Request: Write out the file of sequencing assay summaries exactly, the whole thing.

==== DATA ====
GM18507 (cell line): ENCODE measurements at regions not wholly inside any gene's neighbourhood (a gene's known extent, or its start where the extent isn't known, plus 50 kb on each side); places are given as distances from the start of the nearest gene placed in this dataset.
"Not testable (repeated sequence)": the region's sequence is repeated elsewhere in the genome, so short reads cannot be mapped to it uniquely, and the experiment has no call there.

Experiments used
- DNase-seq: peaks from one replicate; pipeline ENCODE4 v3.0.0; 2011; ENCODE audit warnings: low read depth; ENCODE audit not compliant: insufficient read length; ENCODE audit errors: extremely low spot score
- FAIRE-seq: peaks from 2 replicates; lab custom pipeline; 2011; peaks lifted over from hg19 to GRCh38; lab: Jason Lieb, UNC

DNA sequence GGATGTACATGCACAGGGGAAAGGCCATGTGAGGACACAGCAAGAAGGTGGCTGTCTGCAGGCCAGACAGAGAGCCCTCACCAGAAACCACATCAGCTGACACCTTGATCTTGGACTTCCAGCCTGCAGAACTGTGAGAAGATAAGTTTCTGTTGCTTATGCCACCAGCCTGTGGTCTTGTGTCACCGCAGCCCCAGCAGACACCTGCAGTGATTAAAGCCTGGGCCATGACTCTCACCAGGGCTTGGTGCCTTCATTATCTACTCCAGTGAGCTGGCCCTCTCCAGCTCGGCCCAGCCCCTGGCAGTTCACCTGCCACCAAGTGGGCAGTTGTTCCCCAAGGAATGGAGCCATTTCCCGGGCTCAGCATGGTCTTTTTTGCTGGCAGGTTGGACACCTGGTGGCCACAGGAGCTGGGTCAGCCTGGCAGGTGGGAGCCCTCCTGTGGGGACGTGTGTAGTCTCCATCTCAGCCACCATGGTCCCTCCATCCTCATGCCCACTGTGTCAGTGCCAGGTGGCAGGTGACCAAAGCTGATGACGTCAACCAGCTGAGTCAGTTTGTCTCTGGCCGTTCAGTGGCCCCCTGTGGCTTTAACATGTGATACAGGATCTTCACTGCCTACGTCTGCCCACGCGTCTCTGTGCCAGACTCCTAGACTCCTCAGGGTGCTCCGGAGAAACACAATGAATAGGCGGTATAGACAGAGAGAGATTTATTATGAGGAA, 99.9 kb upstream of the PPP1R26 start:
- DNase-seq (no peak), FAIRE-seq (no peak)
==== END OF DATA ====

GM18507 (cell line): ENCODE measurements at regions not wholly inside any gene's neighbourhood (a gene's known extent, or its start where the extent isn't known, plus 50 kb on each side); places are given as distances from the start of the nearest gene placed in this dataset.
"Not testable (repeated sequence)": the region's sequence is repeated elsewhere in the genome, so short reads cannot be mapped to it uniquely, and the experiment has no call there.

Experiments used
- DNase-seq: peaks from one replicate; pipeline ENCODE4 v3.0.0; 2011; ENCODE audit warnings: low read depth; ENCODE audit not compliant: insufficient read length; ENCODE audit errors: extremely low spot score
- FAIRE-seq: peaks from 2 replicates; lab custom pipeline; 2011; peaks lifted over from hg19 to GRCh38; lab: Jason Lieb, UNC

DNA sequence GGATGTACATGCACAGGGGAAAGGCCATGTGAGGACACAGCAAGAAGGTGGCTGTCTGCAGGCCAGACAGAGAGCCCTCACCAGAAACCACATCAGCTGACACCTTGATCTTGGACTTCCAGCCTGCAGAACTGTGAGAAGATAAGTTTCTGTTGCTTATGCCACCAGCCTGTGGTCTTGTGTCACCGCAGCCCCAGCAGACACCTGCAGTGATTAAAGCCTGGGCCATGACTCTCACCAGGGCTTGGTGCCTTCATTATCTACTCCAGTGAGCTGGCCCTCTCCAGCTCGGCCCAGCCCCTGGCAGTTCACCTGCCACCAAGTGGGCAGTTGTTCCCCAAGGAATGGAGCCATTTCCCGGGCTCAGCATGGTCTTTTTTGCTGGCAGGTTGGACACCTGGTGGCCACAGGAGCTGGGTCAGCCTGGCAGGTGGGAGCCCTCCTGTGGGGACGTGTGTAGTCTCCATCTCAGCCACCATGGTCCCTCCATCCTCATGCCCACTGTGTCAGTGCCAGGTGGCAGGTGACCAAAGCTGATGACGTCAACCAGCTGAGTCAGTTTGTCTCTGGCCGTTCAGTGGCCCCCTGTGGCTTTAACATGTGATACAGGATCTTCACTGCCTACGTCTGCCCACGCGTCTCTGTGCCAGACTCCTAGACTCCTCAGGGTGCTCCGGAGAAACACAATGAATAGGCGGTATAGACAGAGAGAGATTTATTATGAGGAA, 99.9 kb upstream of the PPP1R26 start:
- DNase-seq (no peak), FAIRE-seq (no peak)